Finnish sport is in mourning following the death of the nation's first professional footballer, Aulis Rytkönen, who passed away today at the age of 85.
"Our football family has lost one of its greats," said Football Association of Finland (SPL-FBF) president Pertti Alaja. "Aulis Rytkönen was something unprecedented on the pitch and also off it. As a person, he was approachable, wise, charming and always very warm. Aulis was a trailblazer, clearing the way for his countrymen to play professional football. His skill and speed were always praised."
Born in Karttula in 1929, the skilful Rytkönen made his debut for local side KuPS Kuopio aged 16, swiftly gaining a reputation locally before moving to Toulouse FC after the Helsinki Olympics of 1952. His seven years in France were a success, with Rytkönen – nicknamed 'Monsieur Magic' – helping his team win promotion to the top division and then the 1957 French Cup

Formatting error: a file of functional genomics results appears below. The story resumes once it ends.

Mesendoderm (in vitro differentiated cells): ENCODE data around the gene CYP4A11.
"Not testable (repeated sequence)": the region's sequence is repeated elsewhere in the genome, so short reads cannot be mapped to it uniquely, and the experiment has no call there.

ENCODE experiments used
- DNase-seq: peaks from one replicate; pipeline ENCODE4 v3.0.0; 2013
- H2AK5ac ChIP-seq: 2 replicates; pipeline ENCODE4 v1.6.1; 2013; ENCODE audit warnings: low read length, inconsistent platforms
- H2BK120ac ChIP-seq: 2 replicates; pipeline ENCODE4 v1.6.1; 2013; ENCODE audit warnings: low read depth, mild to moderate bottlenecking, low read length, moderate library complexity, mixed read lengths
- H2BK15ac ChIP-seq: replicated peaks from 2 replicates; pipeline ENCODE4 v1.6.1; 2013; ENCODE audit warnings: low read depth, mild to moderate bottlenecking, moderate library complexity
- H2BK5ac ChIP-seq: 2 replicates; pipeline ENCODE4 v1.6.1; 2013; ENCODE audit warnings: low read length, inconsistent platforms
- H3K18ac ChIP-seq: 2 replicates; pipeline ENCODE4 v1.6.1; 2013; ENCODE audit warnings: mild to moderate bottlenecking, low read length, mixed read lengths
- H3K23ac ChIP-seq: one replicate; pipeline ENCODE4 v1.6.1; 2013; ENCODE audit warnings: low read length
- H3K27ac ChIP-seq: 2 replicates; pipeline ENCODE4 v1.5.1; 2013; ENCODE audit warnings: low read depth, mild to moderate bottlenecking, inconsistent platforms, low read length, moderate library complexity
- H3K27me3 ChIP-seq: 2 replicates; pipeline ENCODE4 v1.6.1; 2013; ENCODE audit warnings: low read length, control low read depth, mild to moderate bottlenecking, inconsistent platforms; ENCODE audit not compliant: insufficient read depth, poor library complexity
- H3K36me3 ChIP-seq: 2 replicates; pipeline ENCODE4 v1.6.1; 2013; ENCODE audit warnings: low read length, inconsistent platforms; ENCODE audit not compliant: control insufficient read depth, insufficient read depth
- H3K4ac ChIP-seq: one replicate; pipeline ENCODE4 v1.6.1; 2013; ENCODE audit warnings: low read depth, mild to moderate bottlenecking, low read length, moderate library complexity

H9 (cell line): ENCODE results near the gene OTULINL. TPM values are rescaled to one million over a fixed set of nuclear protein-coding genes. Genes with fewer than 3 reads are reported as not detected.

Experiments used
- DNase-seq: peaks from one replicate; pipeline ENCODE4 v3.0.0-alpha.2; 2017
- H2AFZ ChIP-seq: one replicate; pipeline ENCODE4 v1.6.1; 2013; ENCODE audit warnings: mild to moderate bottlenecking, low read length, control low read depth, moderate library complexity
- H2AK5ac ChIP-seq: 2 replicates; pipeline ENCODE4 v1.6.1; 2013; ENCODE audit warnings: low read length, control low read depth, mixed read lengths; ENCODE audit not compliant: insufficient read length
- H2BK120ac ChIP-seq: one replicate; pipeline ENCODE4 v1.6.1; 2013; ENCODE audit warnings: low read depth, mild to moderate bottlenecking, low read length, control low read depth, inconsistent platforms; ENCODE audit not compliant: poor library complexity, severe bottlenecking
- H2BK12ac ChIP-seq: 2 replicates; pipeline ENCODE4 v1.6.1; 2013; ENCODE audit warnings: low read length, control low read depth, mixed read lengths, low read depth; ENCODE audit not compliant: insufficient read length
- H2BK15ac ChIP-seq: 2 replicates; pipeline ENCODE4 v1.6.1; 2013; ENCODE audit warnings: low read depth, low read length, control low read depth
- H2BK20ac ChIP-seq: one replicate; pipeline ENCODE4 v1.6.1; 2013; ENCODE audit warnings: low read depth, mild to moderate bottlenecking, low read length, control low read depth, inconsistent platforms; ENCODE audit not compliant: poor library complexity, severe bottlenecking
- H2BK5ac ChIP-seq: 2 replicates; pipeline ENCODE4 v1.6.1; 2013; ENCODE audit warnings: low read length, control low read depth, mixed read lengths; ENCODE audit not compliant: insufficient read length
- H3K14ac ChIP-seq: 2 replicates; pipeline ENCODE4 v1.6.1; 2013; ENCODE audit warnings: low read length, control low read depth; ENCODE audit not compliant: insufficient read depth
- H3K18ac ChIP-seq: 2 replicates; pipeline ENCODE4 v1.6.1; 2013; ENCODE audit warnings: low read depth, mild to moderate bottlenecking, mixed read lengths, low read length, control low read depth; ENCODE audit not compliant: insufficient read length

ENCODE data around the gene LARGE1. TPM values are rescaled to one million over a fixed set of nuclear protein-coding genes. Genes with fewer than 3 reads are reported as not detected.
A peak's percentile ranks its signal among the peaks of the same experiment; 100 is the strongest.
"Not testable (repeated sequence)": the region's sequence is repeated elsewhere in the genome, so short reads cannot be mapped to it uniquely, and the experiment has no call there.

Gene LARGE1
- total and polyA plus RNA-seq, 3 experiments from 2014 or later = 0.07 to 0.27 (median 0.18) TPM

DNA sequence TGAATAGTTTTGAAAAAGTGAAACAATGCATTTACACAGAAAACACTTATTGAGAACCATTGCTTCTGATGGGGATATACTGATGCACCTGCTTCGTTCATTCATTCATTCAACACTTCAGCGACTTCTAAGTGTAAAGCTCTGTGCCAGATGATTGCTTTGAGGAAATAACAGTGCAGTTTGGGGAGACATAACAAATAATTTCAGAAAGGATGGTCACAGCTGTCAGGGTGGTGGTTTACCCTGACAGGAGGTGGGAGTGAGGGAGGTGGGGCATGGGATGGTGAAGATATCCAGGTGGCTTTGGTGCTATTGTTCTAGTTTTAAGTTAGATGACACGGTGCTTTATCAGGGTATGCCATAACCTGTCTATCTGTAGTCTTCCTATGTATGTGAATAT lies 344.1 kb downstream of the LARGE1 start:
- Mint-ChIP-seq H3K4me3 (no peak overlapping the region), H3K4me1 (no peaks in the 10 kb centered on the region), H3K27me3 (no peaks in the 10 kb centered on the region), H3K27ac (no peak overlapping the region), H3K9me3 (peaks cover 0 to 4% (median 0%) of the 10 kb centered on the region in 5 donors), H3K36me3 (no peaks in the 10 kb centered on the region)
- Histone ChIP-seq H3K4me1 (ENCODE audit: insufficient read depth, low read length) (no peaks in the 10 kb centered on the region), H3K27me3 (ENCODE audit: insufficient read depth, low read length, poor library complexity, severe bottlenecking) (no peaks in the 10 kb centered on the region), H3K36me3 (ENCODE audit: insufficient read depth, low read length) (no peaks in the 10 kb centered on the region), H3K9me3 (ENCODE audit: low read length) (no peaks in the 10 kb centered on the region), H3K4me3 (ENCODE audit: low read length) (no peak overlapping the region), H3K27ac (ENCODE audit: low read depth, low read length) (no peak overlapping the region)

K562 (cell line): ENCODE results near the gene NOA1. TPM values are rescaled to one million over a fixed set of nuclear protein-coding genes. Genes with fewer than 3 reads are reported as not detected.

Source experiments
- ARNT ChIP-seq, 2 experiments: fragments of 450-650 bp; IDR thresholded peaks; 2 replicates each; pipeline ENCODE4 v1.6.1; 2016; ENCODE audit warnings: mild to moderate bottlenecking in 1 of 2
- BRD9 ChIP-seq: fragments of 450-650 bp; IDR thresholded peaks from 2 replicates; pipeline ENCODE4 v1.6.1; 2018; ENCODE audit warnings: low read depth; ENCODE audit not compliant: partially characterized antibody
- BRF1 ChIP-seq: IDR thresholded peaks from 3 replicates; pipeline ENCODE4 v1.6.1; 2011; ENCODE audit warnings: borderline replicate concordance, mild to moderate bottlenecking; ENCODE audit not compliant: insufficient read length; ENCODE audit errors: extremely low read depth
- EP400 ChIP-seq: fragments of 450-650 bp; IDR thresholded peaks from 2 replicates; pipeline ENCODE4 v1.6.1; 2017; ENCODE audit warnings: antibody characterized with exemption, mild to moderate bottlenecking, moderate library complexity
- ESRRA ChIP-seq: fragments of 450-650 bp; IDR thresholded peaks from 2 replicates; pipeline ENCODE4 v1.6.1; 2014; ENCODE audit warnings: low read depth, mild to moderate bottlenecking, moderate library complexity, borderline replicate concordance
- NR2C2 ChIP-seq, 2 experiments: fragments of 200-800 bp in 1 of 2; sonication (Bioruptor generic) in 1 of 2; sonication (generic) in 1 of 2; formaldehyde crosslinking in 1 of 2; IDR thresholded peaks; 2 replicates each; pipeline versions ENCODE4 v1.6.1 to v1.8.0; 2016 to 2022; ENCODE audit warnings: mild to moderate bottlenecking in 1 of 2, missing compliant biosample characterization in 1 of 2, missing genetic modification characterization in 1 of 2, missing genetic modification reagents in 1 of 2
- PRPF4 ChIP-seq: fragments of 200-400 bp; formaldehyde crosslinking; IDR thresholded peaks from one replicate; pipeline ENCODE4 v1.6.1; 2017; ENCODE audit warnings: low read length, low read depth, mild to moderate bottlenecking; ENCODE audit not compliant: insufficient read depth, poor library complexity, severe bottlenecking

Due to rules about professional players featuring in the national side, Rytkönen made only 37 appearances for Finland, scoring seven goals, but continued to be a significant footballing figure after returning home – uniquely winning national titles as a coach with both men's and women's teams. He became the first footballer to receive a Pro-Sports Medal from the Finnish government in 2003, and in 2007 was given the SPL-FBF's Captain's Ball for his services to football.
"Our thoughts and condolences are with Aulis's family and loved ones," Alaja added. "His memory and work for the Finnish game have been written in capital letters in the history of Finnish football forever."
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